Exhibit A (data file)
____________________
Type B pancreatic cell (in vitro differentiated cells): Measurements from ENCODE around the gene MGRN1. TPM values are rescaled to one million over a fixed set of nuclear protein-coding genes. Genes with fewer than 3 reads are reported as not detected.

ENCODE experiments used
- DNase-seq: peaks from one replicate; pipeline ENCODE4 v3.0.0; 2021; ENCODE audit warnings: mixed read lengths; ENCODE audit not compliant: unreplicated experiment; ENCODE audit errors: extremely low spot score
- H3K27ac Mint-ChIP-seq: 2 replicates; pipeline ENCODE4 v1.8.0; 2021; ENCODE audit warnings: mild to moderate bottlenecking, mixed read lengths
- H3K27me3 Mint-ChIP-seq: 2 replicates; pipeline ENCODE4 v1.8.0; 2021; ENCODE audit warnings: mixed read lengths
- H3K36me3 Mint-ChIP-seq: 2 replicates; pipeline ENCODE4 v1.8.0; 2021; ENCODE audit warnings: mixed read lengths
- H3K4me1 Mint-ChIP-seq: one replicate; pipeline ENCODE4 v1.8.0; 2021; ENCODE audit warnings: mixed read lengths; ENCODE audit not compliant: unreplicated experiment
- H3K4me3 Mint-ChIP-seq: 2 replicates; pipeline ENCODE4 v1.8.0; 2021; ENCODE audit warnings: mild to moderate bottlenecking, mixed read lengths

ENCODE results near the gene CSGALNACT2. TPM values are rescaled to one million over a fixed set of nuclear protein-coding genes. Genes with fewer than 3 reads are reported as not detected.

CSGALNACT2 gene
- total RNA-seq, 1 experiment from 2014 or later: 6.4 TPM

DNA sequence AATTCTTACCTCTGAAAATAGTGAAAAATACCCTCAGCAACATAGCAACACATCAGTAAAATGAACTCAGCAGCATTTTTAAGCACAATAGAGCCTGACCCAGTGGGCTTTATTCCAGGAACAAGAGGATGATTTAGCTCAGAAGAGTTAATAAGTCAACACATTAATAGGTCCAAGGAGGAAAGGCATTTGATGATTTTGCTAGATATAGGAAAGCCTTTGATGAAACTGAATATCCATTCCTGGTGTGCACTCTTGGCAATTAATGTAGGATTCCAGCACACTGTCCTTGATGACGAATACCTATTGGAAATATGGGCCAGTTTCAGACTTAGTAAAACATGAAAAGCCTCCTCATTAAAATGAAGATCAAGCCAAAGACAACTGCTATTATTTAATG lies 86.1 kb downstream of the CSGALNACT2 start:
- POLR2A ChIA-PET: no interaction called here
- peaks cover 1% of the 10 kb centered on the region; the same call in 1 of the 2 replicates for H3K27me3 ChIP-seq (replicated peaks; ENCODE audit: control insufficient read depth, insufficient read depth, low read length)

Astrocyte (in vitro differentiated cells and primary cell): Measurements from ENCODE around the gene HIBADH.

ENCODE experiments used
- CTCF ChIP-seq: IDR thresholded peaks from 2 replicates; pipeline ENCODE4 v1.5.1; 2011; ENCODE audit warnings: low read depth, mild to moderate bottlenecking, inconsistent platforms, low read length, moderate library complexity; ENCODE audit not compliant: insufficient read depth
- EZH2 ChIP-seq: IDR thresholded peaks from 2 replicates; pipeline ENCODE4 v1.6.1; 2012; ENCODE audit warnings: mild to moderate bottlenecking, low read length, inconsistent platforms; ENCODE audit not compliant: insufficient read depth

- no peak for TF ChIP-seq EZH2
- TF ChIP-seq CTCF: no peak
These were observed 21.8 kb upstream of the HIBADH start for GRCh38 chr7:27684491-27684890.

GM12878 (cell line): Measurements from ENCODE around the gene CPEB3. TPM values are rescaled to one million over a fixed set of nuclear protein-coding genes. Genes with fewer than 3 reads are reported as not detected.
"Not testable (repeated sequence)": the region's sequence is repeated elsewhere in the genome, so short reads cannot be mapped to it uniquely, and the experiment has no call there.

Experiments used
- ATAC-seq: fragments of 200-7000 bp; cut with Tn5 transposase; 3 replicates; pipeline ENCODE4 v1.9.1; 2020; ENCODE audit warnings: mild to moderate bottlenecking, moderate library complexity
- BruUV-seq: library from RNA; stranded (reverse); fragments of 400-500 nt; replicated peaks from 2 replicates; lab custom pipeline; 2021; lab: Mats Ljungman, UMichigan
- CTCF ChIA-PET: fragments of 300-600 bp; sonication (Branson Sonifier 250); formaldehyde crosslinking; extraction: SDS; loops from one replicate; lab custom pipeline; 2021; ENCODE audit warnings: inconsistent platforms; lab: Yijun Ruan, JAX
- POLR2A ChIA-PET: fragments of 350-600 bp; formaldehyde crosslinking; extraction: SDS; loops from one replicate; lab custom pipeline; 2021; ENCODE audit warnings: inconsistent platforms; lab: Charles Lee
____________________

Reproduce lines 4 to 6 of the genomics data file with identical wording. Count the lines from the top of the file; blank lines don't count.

- H3K27ac Mint-ChIP-seq: 2 replicates; pipeline ENCODE4 v1.8.0; 2021; ENCODE audit warnings: mild to moderate bottlenecking, mixed read lengths
- H3K27me3 Mint-ChIP-seq: 2 replicates; pipeline ENCODE4 v1.8.0; 2021; ENCODE audit warnings: mixed read lengths
- H3K36me3 Mint-ChIP-seq: 2 replicates; pipeline ENCODE4 v1.8.0; 2021; ENCODE audit warnings: mixed read lengths